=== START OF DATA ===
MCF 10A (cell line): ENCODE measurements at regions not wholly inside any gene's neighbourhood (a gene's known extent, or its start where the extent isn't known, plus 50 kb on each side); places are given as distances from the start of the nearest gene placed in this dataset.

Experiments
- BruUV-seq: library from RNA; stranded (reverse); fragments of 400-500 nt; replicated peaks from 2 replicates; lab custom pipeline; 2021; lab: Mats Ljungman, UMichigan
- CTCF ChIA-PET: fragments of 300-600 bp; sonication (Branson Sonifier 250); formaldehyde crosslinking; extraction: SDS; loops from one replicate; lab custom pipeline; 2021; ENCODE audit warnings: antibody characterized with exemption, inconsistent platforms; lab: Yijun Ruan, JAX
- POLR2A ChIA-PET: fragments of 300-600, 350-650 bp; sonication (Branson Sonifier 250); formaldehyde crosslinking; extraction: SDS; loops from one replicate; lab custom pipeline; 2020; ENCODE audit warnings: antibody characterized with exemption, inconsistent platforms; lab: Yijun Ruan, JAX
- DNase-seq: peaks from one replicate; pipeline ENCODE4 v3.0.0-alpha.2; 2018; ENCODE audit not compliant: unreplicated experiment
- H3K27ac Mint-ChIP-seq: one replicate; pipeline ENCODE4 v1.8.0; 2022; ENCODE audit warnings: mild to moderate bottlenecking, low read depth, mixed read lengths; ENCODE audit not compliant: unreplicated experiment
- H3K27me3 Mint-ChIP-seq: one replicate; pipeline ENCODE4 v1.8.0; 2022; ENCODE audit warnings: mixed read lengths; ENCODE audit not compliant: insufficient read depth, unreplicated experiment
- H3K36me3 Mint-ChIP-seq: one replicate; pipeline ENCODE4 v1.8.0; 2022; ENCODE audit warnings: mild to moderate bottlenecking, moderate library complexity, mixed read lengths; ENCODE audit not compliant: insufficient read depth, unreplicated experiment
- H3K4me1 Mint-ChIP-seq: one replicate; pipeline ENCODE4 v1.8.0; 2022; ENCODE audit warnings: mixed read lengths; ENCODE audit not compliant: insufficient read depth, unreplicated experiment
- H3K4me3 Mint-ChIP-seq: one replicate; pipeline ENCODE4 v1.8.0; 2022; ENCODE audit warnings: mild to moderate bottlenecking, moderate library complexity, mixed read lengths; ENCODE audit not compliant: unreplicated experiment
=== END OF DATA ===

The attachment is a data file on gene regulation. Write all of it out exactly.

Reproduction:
MCF 10A (cell line): ENCODE measurements at regions not wholly inside any gene's neighbourhood (a gene's known extent, or its start where the extent isn't known, plus 50 kb on each side); places are given as distances from the start of the nearest gene placed in this dataset.

Experiments
- BruUV-seq: library from RNA; stranded (reverse); fragments of 400-500 nt; replicated peaks from 2 replicates; lab custom pipeline; 2021; lab: Mats Ljungman, UMichigan
- CTCF ChIA-PET: fragments of 300-600 bp; sonication (Branson Sonifier 250); formaldehyde crosslinking; extraction: SDS; loops from one replicate; lab custom pipeline; 2021; ENCODE audit warnings: antibody characterized with exemption, inconsistent platforms; lab: Yijun Ruan, JAX
- POLR2A ChIA-PET: fragments of 300-600, 350-650 bp; sonication (Branson Sonifier 250); formaldehyde crosslinking; extraction: SDS; loops from one replicate; lab custom pipeline; 2020; ENCODE audit warnings: antibody characterized with exemption, inconsistent platforms; lab: Yijun Ruan, JAX
- DNase-seq: peaks from one replicate; pipeline ENCODE4 v3.0.0-alpha.2; 2018; ENCODE audit not compliant: unreplicated experiment
- H3K27ac Mint-ChIP-seq: one replicate; pipeline ENCODE4 v1.8.0; 2022; ENCODE audit warnings: mild to moderate bottlenecking, low read depth, mixed read lengths; ENCODE audit not compliant: unreplicated experiment
- H3K27me3 Mint-ChIP-seq: one replicate; pipeline ENCODE4 v1.8.0; 2022; ENCODE audit warnings: mixed read lengths; ENCODE audit not compliant: insufficient read depth, unreplicated experiment
- H3K36me3 Mint-ChIP-seq: one replicate; pipeline ENCODE4 v1.8.0; 2022; ENCODE audit warnings: mild to moderate bottlenecking, moderate library complexity, mixed read lengths; ENCODE audit not compliant: insufficient read depth, unreplicated experiment
- H3K4me1 Mint-ChIP-seq: one replicate; pipeline ENCODE4 v1.8.0; 2022; ENCODE audit warnings: mixed read lengths; ENCODE audit not compliant: insufficient read depth, unreplicated experiment
- H3K4me3 Mint-ChIP-seq: one replicate; pipeline ENCODE4 v1.8.0; 2022; ENCODE audit warnings: mild to moderate bottlenecking, moderate library complexity, mixed read lengths; ENCODE audit not compliant: unreplicated experiment